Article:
Salt Lake City – Montreal-based software vendor Gwava announced at this year’s Novell BrainShare user conference that it is porting its e-mail surveillance solution for Novell’s GroupWise collaboration platform over to Linux.
The release of Gwava for Linux comes on the heels of the recent announcement at the Cebit trade show in Hannover, Germany, that Novell is releasing GroupWise 6.5 for Linux.
The move is part of the Waltham, Mass.-based vendor’s overall strategy to port all of its services over to Linux.
According to Gwava, its solution provides virus protection, spam prevention, content and bandwidth control, archiving and auditing specifically for GroupWise. Traditional file scanning won’t work for GroupWise because the platform encrypts all messages and stores them in an encrypted database, the firm said.
Richard Bliss, Gwava’s Orem, Utah-based vice-president of marketing, told ComputerWorld Canada that to address this issue, the Gwava solution “sits right in the (GroupWise) system to scan for spam and viruses. It watches the e-mail go back and forth,” and, based on rules set by the administrator, blocks messages that might have suspicious attachments or that are flagged as spam.
Tom Poitras, head of Gwava’s sales in Canada, added that Gwava’s antispam capabilities are based on heuristics and Bayesian technology. “It intelligently looks for a combination of key words or patterns and rates each [one] with a relative score,” Poitras explained.
The City of St. Louis originally picked up Gwava a couple of years ago as a content filtering solution for e-mail. Jerry Raske, network systems services administrator for the city, said that over a recent 25-day period, the city’s employees received 1.1 million e-mail messages.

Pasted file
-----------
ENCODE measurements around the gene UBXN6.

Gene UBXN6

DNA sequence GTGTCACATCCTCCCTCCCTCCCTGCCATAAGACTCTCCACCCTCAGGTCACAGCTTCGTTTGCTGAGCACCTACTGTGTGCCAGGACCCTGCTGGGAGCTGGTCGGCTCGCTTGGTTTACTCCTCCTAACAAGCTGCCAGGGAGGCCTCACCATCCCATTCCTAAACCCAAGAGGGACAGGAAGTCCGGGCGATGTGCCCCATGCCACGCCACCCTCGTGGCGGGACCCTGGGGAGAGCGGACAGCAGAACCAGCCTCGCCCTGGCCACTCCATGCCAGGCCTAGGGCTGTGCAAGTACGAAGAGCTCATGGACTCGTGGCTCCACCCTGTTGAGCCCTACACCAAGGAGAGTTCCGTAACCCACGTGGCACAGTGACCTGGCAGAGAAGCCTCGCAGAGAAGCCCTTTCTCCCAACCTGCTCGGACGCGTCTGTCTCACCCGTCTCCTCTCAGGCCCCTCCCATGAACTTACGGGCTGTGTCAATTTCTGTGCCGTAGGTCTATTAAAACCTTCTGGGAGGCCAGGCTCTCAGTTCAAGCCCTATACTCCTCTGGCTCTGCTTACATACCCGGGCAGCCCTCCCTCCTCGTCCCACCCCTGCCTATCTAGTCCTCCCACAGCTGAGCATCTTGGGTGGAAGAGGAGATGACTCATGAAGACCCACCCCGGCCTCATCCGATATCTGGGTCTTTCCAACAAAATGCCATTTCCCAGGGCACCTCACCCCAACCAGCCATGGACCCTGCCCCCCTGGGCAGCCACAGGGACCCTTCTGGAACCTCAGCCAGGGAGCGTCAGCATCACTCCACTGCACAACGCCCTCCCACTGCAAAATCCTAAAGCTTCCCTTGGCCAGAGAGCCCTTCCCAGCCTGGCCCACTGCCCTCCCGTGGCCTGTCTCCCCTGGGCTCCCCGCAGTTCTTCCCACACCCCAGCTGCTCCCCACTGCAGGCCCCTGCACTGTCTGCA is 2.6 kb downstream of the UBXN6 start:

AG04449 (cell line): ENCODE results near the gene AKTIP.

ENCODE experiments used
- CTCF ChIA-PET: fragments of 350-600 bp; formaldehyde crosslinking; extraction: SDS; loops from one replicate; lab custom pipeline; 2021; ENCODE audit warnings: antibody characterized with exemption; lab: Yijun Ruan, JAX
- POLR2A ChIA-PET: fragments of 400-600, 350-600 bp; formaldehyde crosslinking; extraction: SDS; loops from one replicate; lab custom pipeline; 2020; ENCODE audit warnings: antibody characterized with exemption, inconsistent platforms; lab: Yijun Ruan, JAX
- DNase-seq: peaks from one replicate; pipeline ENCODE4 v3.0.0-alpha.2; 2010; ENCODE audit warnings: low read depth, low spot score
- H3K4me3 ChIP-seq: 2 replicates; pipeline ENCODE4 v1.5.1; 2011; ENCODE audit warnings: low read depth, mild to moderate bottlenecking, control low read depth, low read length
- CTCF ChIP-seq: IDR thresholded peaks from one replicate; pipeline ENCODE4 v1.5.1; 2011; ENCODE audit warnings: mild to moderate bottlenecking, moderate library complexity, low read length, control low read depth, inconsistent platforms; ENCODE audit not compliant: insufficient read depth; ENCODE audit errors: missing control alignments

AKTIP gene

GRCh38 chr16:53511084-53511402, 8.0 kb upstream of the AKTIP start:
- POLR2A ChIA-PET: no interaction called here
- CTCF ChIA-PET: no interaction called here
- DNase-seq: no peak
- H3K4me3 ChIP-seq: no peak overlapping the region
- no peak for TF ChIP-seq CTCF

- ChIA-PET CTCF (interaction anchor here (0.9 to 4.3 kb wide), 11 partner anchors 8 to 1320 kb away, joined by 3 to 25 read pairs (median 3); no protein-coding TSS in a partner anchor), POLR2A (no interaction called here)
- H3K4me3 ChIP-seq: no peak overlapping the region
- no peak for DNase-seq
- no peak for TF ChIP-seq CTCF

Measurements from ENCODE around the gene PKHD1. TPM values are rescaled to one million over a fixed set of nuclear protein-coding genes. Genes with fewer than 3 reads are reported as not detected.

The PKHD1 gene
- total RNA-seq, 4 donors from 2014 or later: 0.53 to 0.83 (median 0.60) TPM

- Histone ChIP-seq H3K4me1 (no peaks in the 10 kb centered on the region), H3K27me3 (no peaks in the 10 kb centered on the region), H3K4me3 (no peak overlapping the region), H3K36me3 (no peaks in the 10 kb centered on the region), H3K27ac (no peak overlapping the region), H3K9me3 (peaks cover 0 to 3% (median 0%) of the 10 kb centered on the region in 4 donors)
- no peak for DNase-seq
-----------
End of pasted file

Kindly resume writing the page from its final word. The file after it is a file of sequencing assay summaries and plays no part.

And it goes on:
“Between Novell Real-time blacklists (RTB),” a list of known spammer sources that administrators can subscribe to, “and Gwava, we blocked approximately 800,000 of them. Before implementing Gwava, we had users who were reporting 50 junk e-mails a day. The same users are now getting three to four a day.”
Out of all those messages, the city discovered only one confirmed false positive, which had the word “terrorism” in the subject line — it was an e-mail reporting bio-terrorism figures to the city’s health division.
The city has looked at archiving messages flagged as junk rather than just dumping them altogether, but has found that too overwhelming, Raske said. Peter van Nooten, president of Lan-Comm Consulting in Toronto, which peddles Gwava products, said that from a customer perspective the real headache is spam rather than viruses. “Spam is what the customers see. It’s such a big deal and a hassle that some are reluctant to use e-mail,” he said. “Some customers want to change their e-mail addresses just to get a way from it.”
Gwava said it hopes its newly ported solution, coupled with GroupWise for Linux, will help position Novell’s collaboration platform as a cost-effective alternative to Microsoft Exchange or Lotus Notes. Bliss said he expects Linux users, who have in the past been “underserved by not having a strong enterprise-level secure e-mail product,” to now jump on GroupWise as the collaboration product of choice.
The Gwava/GroupWise combination will provide added reassurance to enterprises that do not use Linux but are looking to adopt it, he predicted. Van Nooten said that for now, the Gwava for Linux offering “personally won’t make much of a difference. But when people start rolling their e-mail out to Linux servers, it’s good to know that we will have something to offer them.”
Gwava for Linux will be available for US$13 per user.